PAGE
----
The Lunch Lady has long been a popular target of easy jokes and middle-school pranksters. She doesn’t always smile; she’s usually telling you to get back in line; and let’s face it – it’s hard to look hip in a hairnet and an apron. Years ago, Adam Sandler and Chris Farley painted her in a not-so-flattering light on SNL, with soliloquies about her sloppy joes, hoagies, and grinders (hoagies and grinders, hoagies and grinders…). But before his “Lunch Lady Land” performance, Sandler gave a heartfelt dedication to the woman with the plastic trays:
“This is a song about the high school experience sung through the eyes of the person who – more than anyone else – puts young people on the right path. I’m not talking about the teachers; I’m not talking about the coaches; I’m not even talking about the guidance counselors. I’m talking about a person we call…The Lunch Lady.”
Okay, perhaps Sandler’s words contained a tinge of sarcasm, but I think he was onto something. Recently, school lunch has become a hot issue on the public agenda, what with Jamie Oliver kicking up a fuss in West Virginia, and Michelle Obama kicking up soccer balls all over the White House lawn for her “Let’s Move” campaign. Everyone’s so worried about what kind of food is on the plate – is it processed, is it fresh, is it healthy, is it bad. But what about the person who puts it there?
Just ask Jamie Oliver, who was reduced to tears in a school kitchen on the debut of his ABC reality series, “Food Revolution.” Is he scared of The Lunch Lady? Damn right, he is. Does he need her on his side for his show to succeed? Definitely. (But keep up the antagonism, Jamie; this is TV, after all.) In fact, he needs her so much that he finished his second episode by sucking up to her with student thank-you notes and a standing ovation. Still, those lunch ladies are some of Jamie’s most hardened skeptics. And if you put yourself in The Lunch Lady’s shoes, you might understand why the lead Lunch Lady scoffed at his suggestion that she start making meals from scratch.
First off, let’s talk money. According to the Bureau of Labor Statistics, the mean annual income of elementary and secondary school food service workers in 2008 was $22,050. Even reheating frozen lasagna is an arduous task when you’re barely making a living. What’s worse, those measly salaries are at risk of getting cut when school budgets go bad. In Houston, for example, 57 workers were laid off, and 425 saw pay cuts after the Houston Independent School District suffered budget shortfalls earlier this year. Not the ideal reward for literally putting bread on the table.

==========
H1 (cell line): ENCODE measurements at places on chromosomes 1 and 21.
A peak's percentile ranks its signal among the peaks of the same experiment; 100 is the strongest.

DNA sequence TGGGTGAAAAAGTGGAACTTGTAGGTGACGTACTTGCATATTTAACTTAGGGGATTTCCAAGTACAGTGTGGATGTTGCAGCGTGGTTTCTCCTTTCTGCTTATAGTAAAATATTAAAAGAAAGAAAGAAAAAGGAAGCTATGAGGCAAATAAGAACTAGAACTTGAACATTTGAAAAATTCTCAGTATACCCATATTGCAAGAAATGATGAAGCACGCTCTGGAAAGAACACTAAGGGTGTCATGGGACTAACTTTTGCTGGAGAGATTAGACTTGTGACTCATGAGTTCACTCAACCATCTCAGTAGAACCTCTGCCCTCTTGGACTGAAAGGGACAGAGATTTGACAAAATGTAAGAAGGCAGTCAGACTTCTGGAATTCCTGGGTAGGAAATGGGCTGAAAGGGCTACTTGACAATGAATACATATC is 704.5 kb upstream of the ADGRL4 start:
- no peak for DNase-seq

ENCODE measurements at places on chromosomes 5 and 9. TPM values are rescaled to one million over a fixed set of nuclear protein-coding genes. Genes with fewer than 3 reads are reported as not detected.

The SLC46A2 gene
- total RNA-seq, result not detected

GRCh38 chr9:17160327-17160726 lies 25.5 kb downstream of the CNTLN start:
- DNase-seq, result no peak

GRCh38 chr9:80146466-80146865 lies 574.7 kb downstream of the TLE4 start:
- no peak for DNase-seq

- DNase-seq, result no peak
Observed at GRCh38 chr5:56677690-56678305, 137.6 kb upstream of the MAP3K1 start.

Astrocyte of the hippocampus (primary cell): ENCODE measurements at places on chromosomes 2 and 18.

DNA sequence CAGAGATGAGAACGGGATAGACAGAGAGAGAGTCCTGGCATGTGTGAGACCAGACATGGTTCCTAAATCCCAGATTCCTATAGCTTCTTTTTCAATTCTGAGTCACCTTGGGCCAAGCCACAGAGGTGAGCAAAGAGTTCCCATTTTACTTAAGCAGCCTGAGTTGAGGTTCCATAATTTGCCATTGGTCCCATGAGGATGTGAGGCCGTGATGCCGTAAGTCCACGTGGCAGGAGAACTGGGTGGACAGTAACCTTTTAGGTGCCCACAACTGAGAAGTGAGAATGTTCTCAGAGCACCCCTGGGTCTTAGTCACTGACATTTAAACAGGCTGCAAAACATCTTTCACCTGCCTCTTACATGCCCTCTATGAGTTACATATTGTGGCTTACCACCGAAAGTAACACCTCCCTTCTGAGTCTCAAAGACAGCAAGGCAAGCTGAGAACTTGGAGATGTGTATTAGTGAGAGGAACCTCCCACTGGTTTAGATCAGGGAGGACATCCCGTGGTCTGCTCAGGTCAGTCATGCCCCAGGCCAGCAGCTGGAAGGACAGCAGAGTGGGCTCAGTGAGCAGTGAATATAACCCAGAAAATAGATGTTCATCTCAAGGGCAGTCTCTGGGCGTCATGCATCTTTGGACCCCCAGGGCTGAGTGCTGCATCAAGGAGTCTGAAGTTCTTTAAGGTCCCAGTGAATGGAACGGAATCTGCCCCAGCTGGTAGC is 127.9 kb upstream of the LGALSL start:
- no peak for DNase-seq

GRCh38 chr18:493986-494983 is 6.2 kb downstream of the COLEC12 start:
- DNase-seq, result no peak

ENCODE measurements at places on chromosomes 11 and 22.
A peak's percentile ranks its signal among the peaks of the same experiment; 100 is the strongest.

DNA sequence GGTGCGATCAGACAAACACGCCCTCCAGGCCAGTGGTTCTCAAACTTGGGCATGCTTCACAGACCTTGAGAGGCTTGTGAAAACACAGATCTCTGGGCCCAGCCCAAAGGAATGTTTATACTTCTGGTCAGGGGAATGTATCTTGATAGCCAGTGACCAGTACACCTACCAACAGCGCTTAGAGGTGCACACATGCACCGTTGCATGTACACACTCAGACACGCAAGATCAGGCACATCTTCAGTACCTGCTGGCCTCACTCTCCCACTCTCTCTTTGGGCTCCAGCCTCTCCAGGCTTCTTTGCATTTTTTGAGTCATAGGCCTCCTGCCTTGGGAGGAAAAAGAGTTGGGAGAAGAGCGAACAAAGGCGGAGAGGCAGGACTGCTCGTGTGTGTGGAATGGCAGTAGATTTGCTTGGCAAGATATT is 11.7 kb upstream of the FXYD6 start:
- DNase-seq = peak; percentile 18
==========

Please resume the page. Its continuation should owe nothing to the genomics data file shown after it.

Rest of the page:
Plus, the work ain’t easy or glamorous. I don’t need stats to tell you that feeding lunch (and breakfast, and snacks) to hundreds of kids every day is tough cookies. Even if the food is mostly frozen or prepared, as Jamie Oliver was appalled to learn in Huntington, it still requires a lot more heavy lifting, cleaning, and prep work than most of us would warm to.
So, The Lunch Lady is underpaid, overworked, and underappreciated. Actually, who works in a school and doesn’t fit that description? But I think she’s worth singling out. Between outrage over crappy food and obese kids and future health problems, The Lunch Lady is the missing link. After all, we say “don’t bite the hand that feeds you,” not “don’t bite the really unhealthy frozen food that feeds you.” The main reason Americans came to eat the way we do – more cheese puffs than cheese, more potato pearls than sautéed beets – is that we don’t have time to cook, and, with limited budgets and staffers, neither do schools.
Obviously, schools need a better grocery list, but they also need a better Lunch Lady budget. A week ago, the Senate cut President Obama’s proposed $10 billion increase in school lunch funding over the next ten years, reducing it to $4.5 billion additional dollars. Assuming that Congress approves that budget in the Child Nutrition Act, this adds up to just six more cents a day per child, whose current daily allotment is $2.68. Something tells me Lunch Lady will not be getting a raise.
It’s probably illegal to leave a tip in the milk crates, but this May, during Child Nutrition Employee Appreciation Week, make sure your kids give The Lunch Lady an apple.